Democracy requires active participation. Of course, that starts with VOTING in November, but it doesn’t end there.
When Executive agencies request public comment on proposed rulemakings, it’s important that anyone with a stake in the issue chime in. This process is governed by the Administrative Procedure Act, and agencies are required to consider any such comments filed by members of the public. The more comments submitted, the more likely that the Executive Branch will take them into account.
This week, NCIA did its part by filing public comments in response to DEA’s proposed rulemaking on cannabis research. It is our view that instead of facilitating research, this proposed rulemaking (and any subsequent rules that codify DEA’s plans) will serve only to further hinder research and indefinitely delay any potential positive outcomes. And that is not a positive development for the industry. Because we believe that these proposed rules would radically overhaul how medical cannabis can be researched, we opposed this rulemaking in its entirety. We encourage the industry to file public comments expressing similar concern. So, get typing – because this is a very important rulemaking for the cannabis industry.
The success of modern medicine is dependent on sound implementation of evidence-based medicine. Expanding research capability is of critical importance for NCIA’s nearly 2,000 members who serve consumers and patients across the nation and who have a vested interest in knowing as much as possible about the medical properties of the cannabis plant. The reasons why the U.S. lacks sufficient data on the medicinal use of cannabis are simple — supply and quality. Plainly, there is not enough cannabis being grown by the University of Mississippi for meaningful research by NIDA. The quality of the cannabis produced is also objectively unsuited for medical research or rigorous clinical trials. Better quality cannabis and more easily accessible supply are greatly needed. Research is also needed to make better decisions about the myriad potential uses of cannabis and for better policy-making, including legislation and drug scheduling decisions. DEA’s attempted rulemaking would do nothing to solve either of those problems. In fact, it is more likely that these proposed rules would, in fact, obstruct research by leaving the most experienced cultivators on the sidelines.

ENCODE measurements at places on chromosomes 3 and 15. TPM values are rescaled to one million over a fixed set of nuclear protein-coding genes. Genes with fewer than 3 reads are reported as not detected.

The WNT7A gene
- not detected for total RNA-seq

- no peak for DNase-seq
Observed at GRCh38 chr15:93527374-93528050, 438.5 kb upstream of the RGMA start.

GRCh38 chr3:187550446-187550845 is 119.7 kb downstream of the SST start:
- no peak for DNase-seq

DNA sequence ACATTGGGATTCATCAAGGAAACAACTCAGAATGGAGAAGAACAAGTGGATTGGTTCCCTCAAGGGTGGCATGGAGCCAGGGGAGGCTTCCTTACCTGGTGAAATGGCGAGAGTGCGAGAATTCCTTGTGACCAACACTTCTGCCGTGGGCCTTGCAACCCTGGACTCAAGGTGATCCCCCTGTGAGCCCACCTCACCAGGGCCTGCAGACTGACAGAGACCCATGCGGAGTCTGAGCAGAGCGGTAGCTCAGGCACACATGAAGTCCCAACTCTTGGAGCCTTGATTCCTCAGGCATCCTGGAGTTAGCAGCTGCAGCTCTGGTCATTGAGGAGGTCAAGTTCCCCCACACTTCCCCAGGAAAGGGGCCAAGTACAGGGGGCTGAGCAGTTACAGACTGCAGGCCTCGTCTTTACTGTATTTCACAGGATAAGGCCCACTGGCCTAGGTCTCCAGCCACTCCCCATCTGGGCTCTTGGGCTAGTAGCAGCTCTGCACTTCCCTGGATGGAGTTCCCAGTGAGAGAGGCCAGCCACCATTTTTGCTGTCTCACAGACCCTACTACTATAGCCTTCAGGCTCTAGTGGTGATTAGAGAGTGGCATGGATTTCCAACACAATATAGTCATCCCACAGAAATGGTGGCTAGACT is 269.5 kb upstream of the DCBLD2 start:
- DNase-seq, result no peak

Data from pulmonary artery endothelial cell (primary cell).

Our most significant objection is related to the power grab by DEA. Plainly, a law enforcement agency should not be in charge of any aspect of this process. Instead, NCIA believes that one of the many qualified public health agencies in the federal government (i.e. Health and Human Services, National Institutes of Health, etc.) should manage all of the processes related to research into the medical benefits of cannabis, including making decisions about who might qualify to grow and sell the product to researchers. It is for this reason that we call for a complete withdrawal of this rulemaking. But, it’s not just DEA’s power grab that is causing consternation.
In promulgating these new rules, DEA has stated that it is bound by the dictates of an international treaty — the Single Convention — in how it licenses cultivators of cannabis for medical research. In doing so, DEA proposes new regulations that require licensed growers to transfer all of their output to DEA and, with limited exceptions, gives DEA exclusive control over the import, wholesale trade, and maintenance stocks of cannabis.
To our knowledge, compliance with the Single Convention has never previously been raised as a requirement to obtain a registration. While we believe that the adherence to international treaties is important, DEA’s new focus upon the Single Convention is curious, to say the least. In recent years, President Trump has not been shy about his opposition to international trade groups and security alliances. It is therefore rich to see the Administration relying upon an international treaty to justify the transfer of authority over cannabis production for research to law enforcement. There is, however, a simple solution: follow the example of Uruguay, which withdrew from the Single Convention (through an Article 49 “denunciation”) and rejoined the Convention with a formal reservation opting out of the cannabis-related provisions of the Convention.
DEA’s proposed rule also specifically notes that it will consider prior compliance with federal (not state) narcotics laws (particularly the Controlled Substances Act) in granting or denying the registration. This threatens to exclude many of the nation’s most qualified applicants, namely, state-compliant cultivators. There is a great deal of complex technology and learned technique that goes into cannabis growing and extraction practices. The U.S. needs to leverage the expertise of growers with 20-30 years of experience, rather than relying on suppliers with limited experience growing cannabis. NCIA would prefer to see a greater emphasis on other factors, like compliance with state laws, expertise in growing cannabis, and demonstrated ability to grow research-grade cannabis.
Finally, the new NPRM provides that no new application for manufacture will be considered until all of the applications that were accepted for filing before the effective date of the rule have been granted or denied. Given the nearly four-year backlog of pending applications, this plan appears likely to cause further delays to much-needed research which could help Americans.
Reposted from NCIA website